« Heat and humidity may be summer's last gasp | Main | Nasty humidity; I want my AC »

September 23, 2009

Where was the heaviest rain in Deep South?

Heavy and persistent rains have swamped many sections of the Deep South in recent weeks.  It has erased longstanding drought in many spots, but replaced it with terrible flooding that has caused numerous deaths - at least seven in Georgia alone - and much property damage.

NASA's Earth Observatory has computed cumulative rain totals based on satellite observations and generated a map of the region showing where the heaviest rain was concentrated.

The lightest amounts are in pale green, the heaviest (more than 300 mm, or about 12 inches) in dark blue. Here's more.

NASA rainfall totals

Posted by Frank Roylance at 12:15 PM | | Comments (1)
Categories: By the numbers


Great Blog posts this afternoon! The graphic concerning the rainfall in the south seems to indicate the largest concentration of rain in Georgia is right over Lake Lanier. If I remember this is where the drought was concentrated over the last several years. It is also the primary water source for Metro Atlanta. Do you know if the lake has returned to normal water levels? Is this a drought busting rainfall or merely an reprieve in a longer standing cycle?

FR: There were some remaining dry conditions in northeast Georgia as of Sept. 15, but I suspect those are gone now, too. Lake Lanier is now predicted to be at "full pool" by early 2010, if not sooner.

Post a comment

All comments must be approved by the blog author. Please do not resubmit comments if they do not immediately appear. You are not required to use your full name when posting, but you should use a real e-mail address. Comments may be republished in print, but we will not publish your e-mail address. Our full Terms of Service are available here.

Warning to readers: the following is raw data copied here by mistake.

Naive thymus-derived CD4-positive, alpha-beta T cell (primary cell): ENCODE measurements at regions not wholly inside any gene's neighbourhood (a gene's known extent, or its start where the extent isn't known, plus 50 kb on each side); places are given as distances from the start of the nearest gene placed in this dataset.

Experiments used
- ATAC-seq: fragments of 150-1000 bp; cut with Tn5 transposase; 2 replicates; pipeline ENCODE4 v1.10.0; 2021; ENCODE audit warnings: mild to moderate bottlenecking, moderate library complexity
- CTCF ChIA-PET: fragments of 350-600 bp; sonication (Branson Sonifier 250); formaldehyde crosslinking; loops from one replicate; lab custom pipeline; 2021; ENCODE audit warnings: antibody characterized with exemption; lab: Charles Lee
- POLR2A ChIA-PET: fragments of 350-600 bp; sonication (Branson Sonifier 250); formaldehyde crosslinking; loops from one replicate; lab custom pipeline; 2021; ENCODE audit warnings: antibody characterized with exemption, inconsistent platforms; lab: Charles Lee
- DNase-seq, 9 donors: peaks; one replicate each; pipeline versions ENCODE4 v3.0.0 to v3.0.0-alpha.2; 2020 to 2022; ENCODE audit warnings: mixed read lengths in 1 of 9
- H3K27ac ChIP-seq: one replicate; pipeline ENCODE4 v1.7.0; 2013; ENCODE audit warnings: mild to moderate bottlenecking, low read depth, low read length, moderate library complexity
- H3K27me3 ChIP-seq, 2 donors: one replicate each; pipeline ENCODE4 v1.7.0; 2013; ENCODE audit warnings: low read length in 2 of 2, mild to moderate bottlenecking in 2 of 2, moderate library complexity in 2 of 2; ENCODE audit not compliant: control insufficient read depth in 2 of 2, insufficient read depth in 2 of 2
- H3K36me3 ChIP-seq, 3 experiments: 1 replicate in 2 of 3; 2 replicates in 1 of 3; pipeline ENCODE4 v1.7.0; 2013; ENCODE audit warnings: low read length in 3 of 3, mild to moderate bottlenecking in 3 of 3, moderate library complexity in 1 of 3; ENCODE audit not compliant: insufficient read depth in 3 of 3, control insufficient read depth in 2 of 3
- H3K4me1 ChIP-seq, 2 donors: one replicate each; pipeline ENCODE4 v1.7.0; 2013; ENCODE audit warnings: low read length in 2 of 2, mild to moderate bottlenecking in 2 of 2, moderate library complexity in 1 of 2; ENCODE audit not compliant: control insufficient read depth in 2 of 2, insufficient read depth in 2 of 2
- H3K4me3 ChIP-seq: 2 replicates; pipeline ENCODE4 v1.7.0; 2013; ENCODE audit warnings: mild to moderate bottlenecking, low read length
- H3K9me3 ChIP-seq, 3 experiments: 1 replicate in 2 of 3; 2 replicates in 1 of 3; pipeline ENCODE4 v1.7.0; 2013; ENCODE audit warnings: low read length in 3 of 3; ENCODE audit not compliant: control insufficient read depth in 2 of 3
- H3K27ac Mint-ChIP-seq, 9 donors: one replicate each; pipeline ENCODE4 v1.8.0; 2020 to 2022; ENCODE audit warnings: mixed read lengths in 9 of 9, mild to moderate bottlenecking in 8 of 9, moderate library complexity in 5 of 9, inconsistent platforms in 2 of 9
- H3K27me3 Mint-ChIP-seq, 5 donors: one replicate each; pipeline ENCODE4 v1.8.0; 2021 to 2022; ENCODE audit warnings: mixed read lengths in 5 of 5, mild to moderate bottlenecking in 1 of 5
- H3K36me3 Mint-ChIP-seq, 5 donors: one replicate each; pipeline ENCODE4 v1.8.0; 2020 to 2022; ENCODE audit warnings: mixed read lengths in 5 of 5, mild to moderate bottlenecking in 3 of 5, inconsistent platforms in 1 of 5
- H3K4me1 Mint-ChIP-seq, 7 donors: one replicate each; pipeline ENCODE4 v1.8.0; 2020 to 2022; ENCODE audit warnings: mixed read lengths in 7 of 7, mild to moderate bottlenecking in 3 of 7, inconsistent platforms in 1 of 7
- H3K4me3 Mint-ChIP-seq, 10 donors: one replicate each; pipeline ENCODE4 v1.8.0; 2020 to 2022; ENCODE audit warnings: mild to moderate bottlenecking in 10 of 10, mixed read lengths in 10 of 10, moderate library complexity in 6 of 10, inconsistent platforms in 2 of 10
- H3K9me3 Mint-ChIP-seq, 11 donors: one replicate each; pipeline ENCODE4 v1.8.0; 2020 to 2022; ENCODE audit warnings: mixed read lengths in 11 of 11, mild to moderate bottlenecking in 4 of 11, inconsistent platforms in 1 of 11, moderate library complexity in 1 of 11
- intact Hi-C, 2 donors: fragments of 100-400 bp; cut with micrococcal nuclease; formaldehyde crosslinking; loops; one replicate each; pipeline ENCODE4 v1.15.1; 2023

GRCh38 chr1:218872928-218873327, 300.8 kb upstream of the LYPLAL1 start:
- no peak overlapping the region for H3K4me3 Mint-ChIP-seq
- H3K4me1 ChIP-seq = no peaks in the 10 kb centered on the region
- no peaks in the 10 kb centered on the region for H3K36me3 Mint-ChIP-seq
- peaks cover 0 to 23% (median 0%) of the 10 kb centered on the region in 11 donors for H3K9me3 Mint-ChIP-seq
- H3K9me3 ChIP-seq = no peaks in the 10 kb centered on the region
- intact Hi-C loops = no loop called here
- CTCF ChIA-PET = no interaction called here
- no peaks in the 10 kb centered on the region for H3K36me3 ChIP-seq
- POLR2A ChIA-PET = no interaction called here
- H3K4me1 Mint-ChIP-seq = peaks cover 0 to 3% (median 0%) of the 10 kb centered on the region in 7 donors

Verification (needed to reduce spam):

About Frank Roylance
This site is the Maryland Weather archive. The current Maryland Weather blog can be found here.
Frank Roylance is a reporter for The Baltimore Sun. He came to Baltimore from New Bedford, Mass. in 1980 to join the old Evening Sun. He moved to the morning Sun when the papers merged in 1992, and has spent most of his time since covering science, including astronomy and the weather. One of The Baltimore Sun's first online Web logs, the Weather Blog debuted in October 2004. In June 2006 Frank also began writing comments on local weather and stargazing for The Baltimore Sun's print Weather Page. Frank also answers readers’ weather queries for the newspaper and the blog. Frank Roylance retired in October 2011. Maryland Weather is now being updated by members of The Baltimore Sun staff

Sign up for FREE weather alerts*
Get free Baltimore Sun mobile alerts
Sign up for weather text alerts

Returning user? Update preferences.
Sign up for more Sun text alerts
*Standard message and data rates apply. Click here for Frequently Asked Questions.
Maryland Weather Center

Area Weather Stations
Resources and Sun coverage
• Weather news

• Readers' photos

• Data from the The Sun's weather station

• 2011 stargazers' calendar

• Become a backyard astronomer in five simple steps

• Baltimore Weather Archive
Daily airport weather data for Baltimore from 1948 to today

• National Weather Service:
Sterling Forecast Office

• Capital Weather Gang:
Washington Post weather blog

• CoCoRaHS:
Community Collaborative Rain, Hail and Snow Network. Local observations by volunteers

• Weather Bug:
Webcams across the state

• National Data Buoy Center:
Weather and ocean data from bay and ocean buoys

• U.S. Drought Monitor:
Weekly maps of drought conditions in the U.S.

• USGS Earthquake Hazards Program:
Real-time data on earthquakes

• Water data:
From the USGS, Maryland

• National Hurricane Center

• Air Now:
Government site for air quality information

• NWS Climate Prediction Center:
Long-term and seasonal forecasts

• U.S. Climate at a Glance:
NOAA interactive site for past climate data, national, state and city

• Clear Sky Clock:
Clear sky alerts for stargazers


• Hubblesite:
Home page for Hubble Space Telescope

• Heavens Above:
Everything for the backyard stargazer, tailored to your location

• NASA Eclipse Home Page:
Centuries of eclipse predictions

• Cruise Critic: Hurricane Zone:
Check to see how hurricanes may affect your cruise schedule

• Warming World:
NASA explains the science of climate change with articles, videos, “data visualizations,” and space-based imagery.

• What on Earth:
NASA blog on current research at the space agency.
Most Recent Comments
Blog updates
Recent updates to news blogs
 Subscribe to this feed
Charm City Current
Stay connected